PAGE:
Rumors are flying at baseball’s winter meetings and ESPN’s Jim Bowden tweeted that the Seattle Mariners are in serious talks with Mark Trumbo.
Free agent first baseman/outfielder/DH Mark Trumbo is one source of right-handed power on the market at the moment, but there are a few players in the same mold. He’s not close to the stratosphere of Edwin Encarnacion. He’s more on the tier of Mike Napoli and Chris Carter, which is a cut above a guy like Mark Reynolds.
ESPN’s Jim Bowden tweeted that the Seattle Mariners are in serious talks with Trumbo, but just how serious those talks are is unknown. While Bowden described the talks as serious, Greg Johns suggested that “serious” would be overstating the case at this point. Ken Rosenthal tweeted that the Colorado Rockies are “considered strong suitors” for Trumbo, and the Orioles might want to bring Trumbo back to Baltimore.
Mariners in serious talks with free agent Mark Trumbo. He would bring serious thump and length to Mariners… https://t.co/s7ut4bCYNq
Of course, the Mariners are no strangers to Trumbo. He was on the team for the second half of the 2015 season after being acquired in a deal with the Arizona Diamondbacks that June. Trumbo hit 13 home runs in 96 games with the Mariners in 2015, for a wRC+ of 105, meaning he was 5% better than average after ballpark and league adjustments are taken into effect. His defense cut into his value, though, which has been true throughout his career. Trumbo has always graded out very poorly on defense when he plays the outfield. His numbers at first base haven’t been nearly as bad.
Last off-season, the Mariners traded Trumbo along with relief pitcher C.J. Riefenhauser to the Baltimore Orioles for catcher Steve Clevenger. This proved to be an ugly trade. Clevenger played in just 22 games for the Mariners and hit .221/.303/.309. He spent most of the year on the disabled list. He capped off his season with a couple of racist tweets that drew a suspension from the Mariners in September. Meanwhile, Trumbo led all of baseball with 47 home runs. It was by far a career high in homers. Trumbo also set career highs in runs scored, RBI, and slugging percentage. As good as he was at the plate, Trumbo gave back some of that value on defense and baserunning. FanGraphs had him worth 2.2 WAR and Baseball-Reference had him at 1.6.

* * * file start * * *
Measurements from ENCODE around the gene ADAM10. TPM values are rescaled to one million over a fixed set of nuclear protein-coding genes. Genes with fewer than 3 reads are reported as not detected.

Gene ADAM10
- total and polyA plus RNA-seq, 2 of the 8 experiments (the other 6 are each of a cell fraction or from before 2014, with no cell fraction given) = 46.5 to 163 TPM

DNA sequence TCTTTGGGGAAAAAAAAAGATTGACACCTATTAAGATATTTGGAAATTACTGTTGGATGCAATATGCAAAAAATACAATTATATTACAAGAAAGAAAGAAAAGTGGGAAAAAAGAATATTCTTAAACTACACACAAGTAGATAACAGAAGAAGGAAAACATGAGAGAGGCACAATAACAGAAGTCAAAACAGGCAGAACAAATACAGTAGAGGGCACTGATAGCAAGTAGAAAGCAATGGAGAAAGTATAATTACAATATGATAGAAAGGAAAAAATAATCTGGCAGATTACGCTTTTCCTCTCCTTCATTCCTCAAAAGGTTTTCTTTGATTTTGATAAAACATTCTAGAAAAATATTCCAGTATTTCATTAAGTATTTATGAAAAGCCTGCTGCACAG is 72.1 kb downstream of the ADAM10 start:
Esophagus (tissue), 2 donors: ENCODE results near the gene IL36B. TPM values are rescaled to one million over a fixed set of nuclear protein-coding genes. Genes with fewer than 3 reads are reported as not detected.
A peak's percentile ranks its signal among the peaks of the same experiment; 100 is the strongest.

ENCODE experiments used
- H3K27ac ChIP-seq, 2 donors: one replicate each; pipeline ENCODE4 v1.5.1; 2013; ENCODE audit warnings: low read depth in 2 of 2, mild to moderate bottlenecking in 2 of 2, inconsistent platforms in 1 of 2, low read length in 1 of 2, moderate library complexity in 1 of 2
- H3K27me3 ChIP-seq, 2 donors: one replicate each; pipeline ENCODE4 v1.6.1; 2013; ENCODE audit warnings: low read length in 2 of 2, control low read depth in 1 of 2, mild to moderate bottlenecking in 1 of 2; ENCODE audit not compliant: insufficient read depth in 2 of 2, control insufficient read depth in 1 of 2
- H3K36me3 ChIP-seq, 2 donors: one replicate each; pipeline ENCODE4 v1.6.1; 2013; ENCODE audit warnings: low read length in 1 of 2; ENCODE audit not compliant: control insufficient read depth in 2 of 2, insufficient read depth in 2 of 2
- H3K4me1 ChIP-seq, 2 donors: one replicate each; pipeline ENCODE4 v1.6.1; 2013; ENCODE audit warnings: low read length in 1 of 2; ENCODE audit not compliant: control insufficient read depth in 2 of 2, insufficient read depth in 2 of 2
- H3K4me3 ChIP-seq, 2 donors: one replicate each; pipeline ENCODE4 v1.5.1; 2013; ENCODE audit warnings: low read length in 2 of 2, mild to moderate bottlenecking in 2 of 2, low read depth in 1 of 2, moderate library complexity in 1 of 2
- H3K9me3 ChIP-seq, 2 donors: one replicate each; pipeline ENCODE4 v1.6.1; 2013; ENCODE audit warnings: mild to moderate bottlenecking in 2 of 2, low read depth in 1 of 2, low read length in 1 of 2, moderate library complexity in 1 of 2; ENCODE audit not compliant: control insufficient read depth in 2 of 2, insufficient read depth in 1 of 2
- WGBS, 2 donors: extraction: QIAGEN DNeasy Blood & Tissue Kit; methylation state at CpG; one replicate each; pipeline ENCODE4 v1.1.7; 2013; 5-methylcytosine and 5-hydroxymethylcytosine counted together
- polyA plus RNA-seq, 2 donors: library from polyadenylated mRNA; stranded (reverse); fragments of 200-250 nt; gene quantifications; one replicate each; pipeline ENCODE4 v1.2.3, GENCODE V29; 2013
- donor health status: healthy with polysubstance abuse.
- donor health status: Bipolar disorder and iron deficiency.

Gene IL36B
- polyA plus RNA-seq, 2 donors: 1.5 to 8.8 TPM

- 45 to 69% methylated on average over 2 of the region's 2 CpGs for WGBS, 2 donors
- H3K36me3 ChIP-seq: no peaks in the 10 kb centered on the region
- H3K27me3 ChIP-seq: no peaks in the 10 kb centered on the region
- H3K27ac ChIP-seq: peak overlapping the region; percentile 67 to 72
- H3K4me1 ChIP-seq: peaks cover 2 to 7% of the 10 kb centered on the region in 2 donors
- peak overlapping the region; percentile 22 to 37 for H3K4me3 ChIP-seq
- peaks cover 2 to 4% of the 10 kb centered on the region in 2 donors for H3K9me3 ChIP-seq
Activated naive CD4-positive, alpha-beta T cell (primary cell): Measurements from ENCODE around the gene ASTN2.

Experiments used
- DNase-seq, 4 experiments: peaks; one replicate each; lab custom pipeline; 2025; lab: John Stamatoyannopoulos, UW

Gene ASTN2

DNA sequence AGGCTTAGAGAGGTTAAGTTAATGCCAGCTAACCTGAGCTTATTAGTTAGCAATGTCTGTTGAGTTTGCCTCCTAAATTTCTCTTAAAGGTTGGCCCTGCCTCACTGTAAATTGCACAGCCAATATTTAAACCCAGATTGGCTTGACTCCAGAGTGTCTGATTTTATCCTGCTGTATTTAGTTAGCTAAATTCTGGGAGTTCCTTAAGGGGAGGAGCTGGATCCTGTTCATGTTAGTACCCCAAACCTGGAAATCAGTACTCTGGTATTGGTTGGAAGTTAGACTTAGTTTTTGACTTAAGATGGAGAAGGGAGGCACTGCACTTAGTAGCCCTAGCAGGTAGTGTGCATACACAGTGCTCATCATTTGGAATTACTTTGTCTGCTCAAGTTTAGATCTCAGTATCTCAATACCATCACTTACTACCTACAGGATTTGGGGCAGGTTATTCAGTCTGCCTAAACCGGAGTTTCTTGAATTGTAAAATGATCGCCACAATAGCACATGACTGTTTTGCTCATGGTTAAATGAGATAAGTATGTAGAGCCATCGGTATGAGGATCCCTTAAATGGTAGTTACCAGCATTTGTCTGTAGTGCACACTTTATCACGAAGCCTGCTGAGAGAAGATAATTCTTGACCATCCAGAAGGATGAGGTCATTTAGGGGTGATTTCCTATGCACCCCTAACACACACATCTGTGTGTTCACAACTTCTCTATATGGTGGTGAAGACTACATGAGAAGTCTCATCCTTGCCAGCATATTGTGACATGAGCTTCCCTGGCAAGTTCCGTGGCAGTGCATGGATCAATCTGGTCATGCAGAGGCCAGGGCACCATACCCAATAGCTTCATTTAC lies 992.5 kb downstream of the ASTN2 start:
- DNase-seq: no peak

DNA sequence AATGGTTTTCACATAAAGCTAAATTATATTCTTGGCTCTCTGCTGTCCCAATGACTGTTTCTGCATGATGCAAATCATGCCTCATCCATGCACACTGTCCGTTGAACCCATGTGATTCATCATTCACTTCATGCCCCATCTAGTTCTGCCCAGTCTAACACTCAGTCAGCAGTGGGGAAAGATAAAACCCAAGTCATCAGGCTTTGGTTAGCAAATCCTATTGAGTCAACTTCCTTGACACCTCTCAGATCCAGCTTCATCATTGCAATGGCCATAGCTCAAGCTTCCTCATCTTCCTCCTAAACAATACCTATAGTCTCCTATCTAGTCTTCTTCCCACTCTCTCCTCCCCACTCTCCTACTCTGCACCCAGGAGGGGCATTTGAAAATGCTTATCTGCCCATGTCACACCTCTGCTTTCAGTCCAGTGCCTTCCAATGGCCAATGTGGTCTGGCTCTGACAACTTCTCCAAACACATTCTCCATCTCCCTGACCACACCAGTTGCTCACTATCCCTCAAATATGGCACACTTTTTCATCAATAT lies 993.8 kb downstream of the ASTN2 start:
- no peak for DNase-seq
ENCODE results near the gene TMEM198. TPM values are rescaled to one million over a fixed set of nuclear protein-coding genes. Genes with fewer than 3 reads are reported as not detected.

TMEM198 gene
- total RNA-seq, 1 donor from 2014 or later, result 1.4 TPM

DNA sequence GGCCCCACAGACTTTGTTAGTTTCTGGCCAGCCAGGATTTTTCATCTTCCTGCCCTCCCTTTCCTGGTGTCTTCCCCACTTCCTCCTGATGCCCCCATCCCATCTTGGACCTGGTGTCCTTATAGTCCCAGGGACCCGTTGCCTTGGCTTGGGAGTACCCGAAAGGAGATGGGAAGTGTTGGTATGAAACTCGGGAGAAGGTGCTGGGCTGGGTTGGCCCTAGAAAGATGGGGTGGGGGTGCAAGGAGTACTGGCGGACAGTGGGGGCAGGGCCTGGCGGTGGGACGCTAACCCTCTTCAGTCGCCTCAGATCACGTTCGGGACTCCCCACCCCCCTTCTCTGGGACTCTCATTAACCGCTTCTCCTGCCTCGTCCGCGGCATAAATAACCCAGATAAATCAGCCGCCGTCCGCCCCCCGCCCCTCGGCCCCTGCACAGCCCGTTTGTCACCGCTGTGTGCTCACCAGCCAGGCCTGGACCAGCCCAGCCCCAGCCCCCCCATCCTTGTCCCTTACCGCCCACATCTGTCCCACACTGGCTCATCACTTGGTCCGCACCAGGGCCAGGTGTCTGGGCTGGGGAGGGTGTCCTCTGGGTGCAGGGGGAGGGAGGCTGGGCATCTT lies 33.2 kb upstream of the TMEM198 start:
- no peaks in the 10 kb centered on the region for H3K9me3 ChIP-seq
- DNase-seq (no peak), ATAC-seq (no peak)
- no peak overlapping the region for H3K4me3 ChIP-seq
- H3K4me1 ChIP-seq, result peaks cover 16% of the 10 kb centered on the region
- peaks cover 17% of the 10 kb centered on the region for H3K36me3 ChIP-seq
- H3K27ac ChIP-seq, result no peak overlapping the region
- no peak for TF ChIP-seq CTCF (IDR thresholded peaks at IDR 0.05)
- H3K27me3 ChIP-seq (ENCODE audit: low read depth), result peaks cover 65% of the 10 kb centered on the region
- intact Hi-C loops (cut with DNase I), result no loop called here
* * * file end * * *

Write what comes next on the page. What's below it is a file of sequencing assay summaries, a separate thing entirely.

When the Mariners traded Trumbo last off-season it cleared the first base spot. To fill it, they acquired Adam Lind in a trade with the Brewers a week later. Unfortunately, Lind had a brutal season, hitting .239/.286/.431 (92 wRC+, 8% worse than league average). All in all, it was a bad pair of moves.
Now, a year later, the Seattle Mariners are reportedly interested in Trumbo again. Should they make a push for him? I say no. They have in-house options who could be just as productive as Trumbo, for a much better price. Last July, the Mariners acquired young first baseman Dan Vogelbach from the Chicago Cubs for Mike Montgomery. Vogelbach will be 24 years old later this month and hit .292/.417/.505 in Triple-A last year. He deserves a shot at first base in 2017. He’s a left-handed hitter and the Mariners have a right-hander who can spell Vogelbach at first if they want to form a platoon at the position—Danny Valencia.
In 845 career plate appearances against left-handed pitchers, Valencia has hit .321/.373/.500 (139 wRC+, 39% better than average). He needs to be in the lineup against every left-handed pitcher the Mariners face. Vogelbach is a young player who could get time off against lefties. The Vogelbach and Valencia combination could outhit Trumbo at a fraction of the cost.
The FanGraphs Depth Charts have Trumbo projected to be worth 1.2 WAR in 595 plate appearances in 2017. Vogelbach is projected to be worth 0.5 WAR in 238 plate appearances. Valencia is projected to be worth 1.0 WAR in 560 plate appearances. There just doesn’t look like much of a difference there and there’s a chance the Mariners pair could be more productive than Trumbo.
Mark Trumbo just had the best year he’ll ever have and is expecting a big raise from the $9 million he made last year. The reality is, he’ll almost surely regress back much closer to the player he was before 2016 and won’t be worth his contract. The Seattle Mariners should turn their interests elsewhere.